A Mouthful, 06.10 – 19.11.2022
Nils Staerk, Copenhagen
Contrary to what enters the mouth and nourishes, what goes out of the body, out of its pores and openings, points to the infinitude of the body proper and gives rise to abjection.
In her writings on abjection, Julia Kristeva puts forth a position of the abject proposed neither as being an object, nor subject. The experience of abjection, however, must be seen as central to the subject’s crafting of selfhood. The formation of ‘I’ occurs through a continuous process of actively distancing and separating the self from the other. A process of othering that is at the core of abject experience. In the introduction to Powers of Horror, Kristeva finds an example in the sensation of acute disgust she experiences in her lips meeting the skin formed on the surface of warm milk. The appalling nature of this new, animate materiality generates a rupture with the knowledge of milk’s potential nourishment: that skin on the surface of milk––harmless, thin as a sheet of cigarette paper […] and, still further down, spasms in the stomach, the belly; and the organs shrivel up the body.
This confrontation with the delicacy of one’s own material being, is from where A Mouthful could be seen to unfold. It is grasped at through tracing the imprint of a child’s encounter with the visual material of a medical lexicon used for classifying infections of the skin––reanimated through painterly processing. Suggested is a possible miming situated between the materiality of paint and that of the body. Lindsmyr’s approach in seeking out the affective and psychological event of abjection, is something meticulously manufactured. An effect perhaps more implosive, than explosive, akin to the example of Kristeva’s food-loathing, where the capacity of the abject to invoke intense disruption acts on a seemingly minute scale.
(The) infection confronts us with an otherness at the threshold of our own body. Without chasing a holistic, or animistic point of view, it can be said to offer up a state of ‘amplified cohabitation’, proposing a heightened (self)awareness of body as undeniably shared and fluid territory.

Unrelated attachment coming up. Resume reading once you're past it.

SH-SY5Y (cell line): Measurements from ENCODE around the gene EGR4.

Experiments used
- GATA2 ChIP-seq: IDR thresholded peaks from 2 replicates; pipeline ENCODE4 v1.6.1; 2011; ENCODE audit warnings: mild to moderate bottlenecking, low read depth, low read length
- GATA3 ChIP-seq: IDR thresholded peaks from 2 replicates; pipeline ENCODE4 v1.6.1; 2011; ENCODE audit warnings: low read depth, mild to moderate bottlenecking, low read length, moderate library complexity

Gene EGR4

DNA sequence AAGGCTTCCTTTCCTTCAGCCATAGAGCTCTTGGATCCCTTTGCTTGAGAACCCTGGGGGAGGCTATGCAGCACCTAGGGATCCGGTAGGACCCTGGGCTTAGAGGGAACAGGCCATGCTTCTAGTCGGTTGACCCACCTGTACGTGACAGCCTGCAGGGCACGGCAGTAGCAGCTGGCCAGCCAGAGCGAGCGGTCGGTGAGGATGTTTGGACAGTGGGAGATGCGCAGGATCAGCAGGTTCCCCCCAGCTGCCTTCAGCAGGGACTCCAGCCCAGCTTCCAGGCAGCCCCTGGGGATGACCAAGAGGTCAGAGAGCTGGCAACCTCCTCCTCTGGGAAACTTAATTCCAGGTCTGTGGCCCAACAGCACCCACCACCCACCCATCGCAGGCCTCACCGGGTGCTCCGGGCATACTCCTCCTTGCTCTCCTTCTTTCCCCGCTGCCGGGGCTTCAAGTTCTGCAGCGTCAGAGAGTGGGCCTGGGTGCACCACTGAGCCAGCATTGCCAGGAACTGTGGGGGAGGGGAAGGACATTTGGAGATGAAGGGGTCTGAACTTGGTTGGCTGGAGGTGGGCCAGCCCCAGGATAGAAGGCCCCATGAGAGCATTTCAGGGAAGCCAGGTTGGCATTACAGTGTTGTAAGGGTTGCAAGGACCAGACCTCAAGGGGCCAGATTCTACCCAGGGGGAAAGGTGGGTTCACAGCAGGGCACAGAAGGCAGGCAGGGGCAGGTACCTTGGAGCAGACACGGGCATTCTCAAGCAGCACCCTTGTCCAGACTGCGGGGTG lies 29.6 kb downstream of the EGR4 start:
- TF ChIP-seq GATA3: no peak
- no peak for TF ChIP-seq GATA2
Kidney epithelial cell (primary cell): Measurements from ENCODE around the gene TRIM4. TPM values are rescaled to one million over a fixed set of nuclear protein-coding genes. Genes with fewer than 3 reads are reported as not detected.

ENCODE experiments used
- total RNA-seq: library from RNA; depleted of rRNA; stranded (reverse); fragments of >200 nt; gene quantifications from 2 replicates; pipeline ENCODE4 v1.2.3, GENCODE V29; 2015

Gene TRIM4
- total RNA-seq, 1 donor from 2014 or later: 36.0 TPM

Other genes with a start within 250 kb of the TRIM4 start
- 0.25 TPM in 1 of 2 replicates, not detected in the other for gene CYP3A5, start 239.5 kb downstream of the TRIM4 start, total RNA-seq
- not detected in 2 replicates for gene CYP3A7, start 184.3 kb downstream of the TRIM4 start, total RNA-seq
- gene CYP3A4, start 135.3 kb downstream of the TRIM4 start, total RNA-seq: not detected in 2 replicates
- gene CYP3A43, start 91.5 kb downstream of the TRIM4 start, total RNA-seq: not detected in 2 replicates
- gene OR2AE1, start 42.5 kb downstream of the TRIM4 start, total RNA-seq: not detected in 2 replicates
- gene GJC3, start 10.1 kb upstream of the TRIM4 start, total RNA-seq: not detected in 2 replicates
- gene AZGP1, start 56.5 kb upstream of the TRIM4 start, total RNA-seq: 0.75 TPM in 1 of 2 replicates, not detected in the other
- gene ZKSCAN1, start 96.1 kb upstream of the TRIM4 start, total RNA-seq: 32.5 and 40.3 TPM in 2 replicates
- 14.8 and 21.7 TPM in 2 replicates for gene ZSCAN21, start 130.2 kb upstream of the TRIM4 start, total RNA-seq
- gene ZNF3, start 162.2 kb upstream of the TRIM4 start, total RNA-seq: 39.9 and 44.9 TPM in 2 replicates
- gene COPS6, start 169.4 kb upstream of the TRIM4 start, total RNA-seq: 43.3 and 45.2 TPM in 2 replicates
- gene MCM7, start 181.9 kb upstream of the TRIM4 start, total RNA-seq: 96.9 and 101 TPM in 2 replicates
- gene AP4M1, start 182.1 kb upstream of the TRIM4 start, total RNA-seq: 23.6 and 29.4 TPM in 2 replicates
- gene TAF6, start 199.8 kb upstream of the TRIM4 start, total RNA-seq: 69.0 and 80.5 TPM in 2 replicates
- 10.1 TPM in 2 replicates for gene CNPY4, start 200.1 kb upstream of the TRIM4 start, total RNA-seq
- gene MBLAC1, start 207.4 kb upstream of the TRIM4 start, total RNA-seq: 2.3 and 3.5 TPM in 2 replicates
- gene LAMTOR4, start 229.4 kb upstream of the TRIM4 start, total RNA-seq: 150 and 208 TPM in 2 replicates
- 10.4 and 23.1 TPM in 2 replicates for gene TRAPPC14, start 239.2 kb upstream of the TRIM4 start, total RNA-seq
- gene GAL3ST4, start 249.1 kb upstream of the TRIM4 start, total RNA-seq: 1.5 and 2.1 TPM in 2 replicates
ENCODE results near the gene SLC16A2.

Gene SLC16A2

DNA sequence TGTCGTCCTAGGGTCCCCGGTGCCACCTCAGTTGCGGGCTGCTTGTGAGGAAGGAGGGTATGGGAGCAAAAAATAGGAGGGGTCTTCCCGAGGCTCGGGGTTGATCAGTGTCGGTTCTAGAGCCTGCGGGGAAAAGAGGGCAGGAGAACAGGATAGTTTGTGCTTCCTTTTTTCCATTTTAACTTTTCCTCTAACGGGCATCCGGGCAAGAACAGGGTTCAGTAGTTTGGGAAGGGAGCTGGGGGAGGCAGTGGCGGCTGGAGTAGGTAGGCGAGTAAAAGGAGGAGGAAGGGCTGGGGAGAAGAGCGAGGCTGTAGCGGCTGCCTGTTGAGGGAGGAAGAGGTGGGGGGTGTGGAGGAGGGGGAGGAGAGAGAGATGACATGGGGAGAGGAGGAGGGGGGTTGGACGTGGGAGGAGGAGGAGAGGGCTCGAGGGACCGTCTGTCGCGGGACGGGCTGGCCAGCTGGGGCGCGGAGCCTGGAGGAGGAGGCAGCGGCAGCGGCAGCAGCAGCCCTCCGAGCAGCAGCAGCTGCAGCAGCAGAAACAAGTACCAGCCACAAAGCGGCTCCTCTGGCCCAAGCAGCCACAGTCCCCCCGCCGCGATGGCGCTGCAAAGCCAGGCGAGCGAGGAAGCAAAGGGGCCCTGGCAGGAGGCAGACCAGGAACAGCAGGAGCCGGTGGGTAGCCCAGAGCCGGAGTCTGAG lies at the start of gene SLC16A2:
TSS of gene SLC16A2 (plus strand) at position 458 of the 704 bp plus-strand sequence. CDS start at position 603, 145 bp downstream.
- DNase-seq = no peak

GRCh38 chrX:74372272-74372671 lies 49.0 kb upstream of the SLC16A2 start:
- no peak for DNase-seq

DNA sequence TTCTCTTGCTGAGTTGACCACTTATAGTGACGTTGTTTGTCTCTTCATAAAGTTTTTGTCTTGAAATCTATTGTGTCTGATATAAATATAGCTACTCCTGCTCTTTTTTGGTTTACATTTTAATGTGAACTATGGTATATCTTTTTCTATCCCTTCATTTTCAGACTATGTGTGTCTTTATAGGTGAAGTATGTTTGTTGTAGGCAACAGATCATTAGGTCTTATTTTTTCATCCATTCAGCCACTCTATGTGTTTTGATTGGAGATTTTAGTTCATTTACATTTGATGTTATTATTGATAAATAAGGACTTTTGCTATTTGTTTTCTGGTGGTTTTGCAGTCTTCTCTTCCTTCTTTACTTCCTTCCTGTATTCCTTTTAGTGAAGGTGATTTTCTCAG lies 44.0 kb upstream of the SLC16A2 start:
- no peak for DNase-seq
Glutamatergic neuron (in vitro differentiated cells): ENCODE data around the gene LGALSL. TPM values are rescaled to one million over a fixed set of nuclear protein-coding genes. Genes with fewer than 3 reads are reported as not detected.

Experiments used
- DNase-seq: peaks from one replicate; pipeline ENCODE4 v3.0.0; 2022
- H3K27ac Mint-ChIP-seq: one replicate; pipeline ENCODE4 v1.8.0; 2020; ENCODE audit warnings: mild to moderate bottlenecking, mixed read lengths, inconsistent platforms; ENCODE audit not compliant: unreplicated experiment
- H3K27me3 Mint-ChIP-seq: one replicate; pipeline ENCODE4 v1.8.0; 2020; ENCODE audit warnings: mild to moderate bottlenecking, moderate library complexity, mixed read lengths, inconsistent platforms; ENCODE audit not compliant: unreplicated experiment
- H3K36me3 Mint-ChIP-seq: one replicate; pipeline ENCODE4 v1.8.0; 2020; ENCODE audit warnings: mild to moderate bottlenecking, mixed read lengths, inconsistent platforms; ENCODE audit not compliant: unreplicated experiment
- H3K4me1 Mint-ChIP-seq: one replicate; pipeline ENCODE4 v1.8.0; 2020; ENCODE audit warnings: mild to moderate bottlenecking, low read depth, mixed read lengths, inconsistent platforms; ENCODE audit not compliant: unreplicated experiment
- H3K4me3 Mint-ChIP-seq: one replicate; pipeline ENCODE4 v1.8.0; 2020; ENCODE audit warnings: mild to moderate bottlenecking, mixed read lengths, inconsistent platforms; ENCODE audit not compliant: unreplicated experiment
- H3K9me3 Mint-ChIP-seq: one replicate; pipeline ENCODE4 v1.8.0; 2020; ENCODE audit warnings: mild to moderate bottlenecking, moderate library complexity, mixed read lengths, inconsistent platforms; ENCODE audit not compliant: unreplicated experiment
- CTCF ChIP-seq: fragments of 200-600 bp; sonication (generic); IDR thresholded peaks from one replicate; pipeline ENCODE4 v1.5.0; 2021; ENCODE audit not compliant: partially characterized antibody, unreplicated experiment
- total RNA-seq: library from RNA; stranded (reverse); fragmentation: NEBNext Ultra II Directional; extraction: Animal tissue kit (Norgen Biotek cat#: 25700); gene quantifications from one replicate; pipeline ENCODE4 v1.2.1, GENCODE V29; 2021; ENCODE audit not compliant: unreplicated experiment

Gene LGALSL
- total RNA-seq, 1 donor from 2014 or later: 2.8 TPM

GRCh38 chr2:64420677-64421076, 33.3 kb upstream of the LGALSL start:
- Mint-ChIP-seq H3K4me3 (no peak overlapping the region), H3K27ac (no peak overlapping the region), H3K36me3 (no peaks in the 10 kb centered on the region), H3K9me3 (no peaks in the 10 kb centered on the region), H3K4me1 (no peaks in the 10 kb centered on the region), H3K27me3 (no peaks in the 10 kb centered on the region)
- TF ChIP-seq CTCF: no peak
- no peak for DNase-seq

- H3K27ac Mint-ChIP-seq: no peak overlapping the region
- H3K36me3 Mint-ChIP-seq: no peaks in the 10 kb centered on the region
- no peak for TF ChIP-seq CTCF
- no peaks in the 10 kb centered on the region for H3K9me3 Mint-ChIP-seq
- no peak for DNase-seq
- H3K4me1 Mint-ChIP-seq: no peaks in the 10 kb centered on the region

Donatella Di Cesare’s recent writings, published in the wake of a (still ongoing) global pandemic, probes the spilling and overflowing body as it is shuffled through an ever more omnipresent biopolitical machinery enforced by present-day capitalist societies. Measures that may appear, at first glance, as taking place on the surface (such as infrared cameras using the measurement of temperature on the skin in an attempt to determine if an individual harbors an ongoing, or oncoming infection), will always be a transaction moving from the inside out. Rendering bodies increasingly transparent to systems of surveillance and control.
Through the series Untitled (Plansch #) a painterly method of infiltration is set out, as if to corrode its own material. Eating holes into or out of previous layers; overwriting cells, the messages, or codes of transmission. Acts of intrusion are carried out in several ways. A sequence of abstract paintings, rendered in an illusory, almost photographic quality, occurs as punctured by a singular act of figuration; dismantling conventions of figuration and abstraction as representing opposing attitudes to image construction.
excerpt from exhibition text for A Mouthful, written by Emil Sandström
 Julia Kristeva, Powers of Horror: An Essay on Abjection, trans. Leon S. Roudiez (New York: Columbia University Press, 1982), 108.
 Kristeva, Powers of Horror, 2-3.
 See: Donatella Di Cesare, Immunodemocracy: Capitalist Asphyxia (London: Semiotext(e), 2020)